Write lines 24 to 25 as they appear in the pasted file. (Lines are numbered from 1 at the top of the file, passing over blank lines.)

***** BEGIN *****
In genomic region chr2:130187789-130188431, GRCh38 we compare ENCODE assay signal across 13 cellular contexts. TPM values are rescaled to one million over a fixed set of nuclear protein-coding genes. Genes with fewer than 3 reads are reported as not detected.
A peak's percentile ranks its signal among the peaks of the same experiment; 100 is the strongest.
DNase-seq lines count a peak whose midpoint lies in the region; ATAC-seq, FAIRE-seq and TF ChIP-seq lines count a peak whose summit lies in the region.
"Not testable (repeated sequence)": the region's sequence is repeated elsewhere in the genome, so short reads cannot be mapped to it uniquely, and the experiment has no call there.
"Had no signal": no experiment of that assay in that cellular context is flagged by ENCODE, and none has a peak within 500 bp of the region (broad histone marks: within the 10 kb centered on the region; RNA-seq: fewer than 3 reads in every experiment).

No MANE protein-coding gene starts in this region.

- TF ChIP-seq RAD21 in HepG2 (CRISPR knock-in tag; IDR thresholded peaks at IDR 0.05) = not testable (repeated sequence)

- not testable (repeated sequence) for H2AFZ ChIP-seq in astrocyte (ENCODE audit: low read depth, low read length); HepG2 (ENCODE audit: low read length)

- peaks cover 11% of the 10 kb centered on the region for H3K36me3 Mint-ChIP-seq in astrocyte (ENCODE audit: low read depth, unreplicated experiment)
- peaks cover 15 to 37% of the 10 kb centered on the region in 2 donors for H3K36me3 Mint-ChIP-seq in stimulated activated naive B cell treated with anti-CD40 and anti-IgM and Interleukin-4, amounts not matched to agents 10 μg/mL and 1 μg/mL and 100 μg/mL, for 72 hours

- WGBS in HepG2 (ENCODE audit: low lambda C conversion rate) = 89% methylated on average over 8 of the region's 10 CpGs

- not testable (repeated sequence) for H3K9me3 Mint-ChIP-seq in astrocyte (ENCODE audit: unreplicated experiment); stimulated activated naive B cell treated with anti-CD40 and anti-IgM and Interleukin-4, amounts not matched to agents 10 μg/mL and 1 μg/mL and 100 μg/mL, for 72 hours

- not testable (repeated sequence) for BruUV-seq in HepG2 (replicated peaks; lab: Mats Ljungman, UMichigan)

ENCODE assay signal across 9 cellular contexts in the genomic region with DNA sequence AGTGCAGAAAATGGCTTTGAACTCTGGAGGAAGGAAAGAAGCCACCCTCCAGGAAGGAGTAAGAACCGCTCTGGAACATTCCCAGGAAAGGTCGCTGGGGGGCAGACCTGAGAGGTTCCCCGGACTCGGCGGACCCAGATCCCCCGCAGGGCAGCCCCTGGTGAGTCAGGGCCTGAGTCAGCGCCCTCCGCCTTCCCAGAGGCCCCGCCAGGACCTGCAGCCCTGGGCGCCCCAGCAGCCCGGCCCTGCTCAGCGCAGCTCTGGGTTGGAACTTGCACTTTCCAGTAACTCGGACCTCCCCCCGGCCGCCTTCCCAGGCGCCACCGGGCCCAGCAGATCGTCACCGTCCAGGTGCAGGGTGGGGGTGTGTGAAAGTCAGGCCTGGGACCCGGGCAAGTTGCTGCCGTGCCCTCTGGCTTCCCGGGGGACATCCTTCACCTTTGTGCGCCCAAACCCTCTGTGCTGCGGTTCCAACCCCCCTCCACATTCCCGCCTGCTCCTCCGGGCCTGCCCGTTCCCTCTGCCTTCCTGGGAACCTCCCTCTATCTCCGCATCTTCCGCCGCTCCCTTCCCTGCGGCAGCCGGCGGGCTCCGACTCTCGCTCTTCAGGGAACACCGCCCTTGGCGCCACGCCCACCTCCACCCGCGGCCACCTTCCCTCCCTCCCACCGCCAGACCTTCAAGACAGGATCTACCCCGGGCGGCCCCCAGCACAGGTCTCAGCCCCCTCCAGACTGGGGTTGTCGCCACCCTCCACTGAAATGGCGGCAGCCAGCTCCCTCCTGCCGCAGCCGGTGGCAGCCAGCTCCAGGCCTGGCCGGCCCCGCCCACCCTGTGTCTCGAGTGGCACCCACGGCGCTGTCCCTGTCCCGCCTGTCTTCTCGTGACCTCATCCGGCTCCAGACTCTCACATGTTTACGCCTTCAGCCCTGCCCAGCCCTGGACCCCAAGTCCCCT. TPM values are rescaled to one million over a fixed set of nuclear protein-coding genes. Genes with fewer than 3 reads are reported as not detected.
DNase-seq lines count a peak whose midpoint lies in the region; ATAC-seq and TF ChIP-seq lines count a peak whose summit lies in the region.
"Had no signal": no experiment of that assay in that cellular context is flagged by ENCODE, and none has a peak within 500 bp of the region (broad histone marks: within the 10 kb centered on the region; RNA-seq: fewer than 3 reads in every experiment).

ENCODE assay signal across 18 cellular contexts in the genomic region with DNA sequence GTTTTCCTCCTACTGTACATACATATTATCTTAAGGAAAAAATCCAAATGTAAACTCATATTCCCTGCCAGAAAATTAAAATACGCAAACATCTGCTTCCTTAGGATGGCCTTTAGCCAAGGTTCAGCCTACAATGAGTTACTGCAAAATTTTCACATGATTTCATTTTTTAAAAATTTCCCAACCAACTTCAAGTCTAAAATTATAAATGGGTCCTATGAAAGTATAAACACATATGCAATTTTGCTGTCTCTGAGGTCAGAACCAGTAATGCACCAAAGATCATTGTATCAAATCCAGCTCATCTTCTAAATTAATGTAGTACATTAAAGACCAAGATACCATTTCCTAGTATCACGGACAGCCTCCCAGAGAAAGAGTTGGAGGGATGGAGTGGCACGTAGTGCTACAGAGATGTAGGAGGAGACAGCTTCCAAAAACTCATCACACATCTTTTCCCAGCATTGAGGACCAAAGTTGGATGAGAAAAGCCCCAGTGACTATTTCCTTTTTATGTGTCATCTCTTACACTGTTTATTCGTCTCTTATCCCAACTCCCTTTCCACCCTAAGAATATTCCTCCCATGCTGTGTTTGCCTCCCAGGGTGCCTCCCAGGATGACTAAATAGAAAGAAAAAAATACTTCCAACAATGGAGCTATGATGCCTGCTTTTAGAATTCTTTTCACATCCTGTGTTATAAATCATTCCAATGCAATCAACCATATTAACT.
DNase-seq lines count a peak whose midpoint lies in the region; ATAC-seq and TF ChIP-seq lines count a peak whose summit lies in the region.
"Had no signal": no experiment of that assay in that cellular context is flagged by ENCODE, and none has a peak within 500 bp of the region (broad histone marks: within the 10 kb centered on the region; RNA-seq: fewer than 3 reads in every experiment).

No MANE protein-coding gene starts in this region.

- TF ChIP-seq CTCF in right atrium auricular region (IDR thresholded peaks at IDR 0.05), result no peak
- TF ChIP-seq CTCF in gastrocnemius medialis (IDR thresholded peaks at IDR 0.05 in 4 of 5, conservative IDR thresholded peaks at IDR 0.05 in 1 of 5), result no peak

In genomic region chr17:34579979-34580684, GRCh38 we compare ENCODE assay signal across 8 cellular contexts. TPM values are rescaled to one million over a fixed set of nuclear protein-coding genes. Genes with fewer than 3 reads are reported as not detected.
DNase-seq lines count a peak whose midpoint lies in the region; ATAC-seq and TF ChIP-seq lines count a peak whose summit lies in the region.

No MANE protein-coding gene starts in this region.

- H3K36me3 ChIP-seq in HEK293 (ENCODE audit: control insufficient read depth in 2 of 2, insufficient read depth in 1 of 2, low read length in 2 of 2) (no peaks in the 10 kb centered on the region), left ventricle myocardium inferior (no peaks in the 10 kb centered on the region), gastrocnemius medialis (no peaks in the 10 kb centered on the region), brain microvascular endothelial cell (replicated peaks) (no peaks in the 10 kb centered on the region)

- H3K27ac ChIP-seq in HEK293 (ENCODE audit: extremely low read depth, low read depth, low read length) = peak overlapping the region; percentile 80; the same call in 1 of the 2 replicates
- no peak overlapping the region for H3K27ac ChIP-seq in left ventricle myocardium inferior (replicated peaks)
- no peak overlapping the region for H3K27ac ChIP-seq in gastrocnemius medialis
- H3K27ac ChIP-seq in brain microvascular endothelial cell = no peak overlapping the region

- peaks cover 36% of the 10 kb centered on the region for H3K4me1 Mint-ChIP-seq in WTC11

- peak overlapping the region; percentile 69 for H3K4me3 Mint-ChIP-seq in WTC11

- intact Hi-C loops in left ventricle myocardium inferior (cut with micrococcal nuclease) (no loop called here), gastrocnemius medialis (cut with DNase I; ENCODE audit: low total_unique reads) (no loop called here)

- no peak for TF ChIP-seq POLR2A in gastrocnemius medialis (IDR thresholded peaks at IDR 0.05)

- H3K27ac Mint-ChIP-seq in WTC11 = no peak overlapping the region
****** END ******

DNase-seq lines count a peak whose midpoint lies in the region; ATAC-seq and TF ChIP-seq lines count a peak whose summit lies in the region.

No MANE protein-coding gene starts in this region.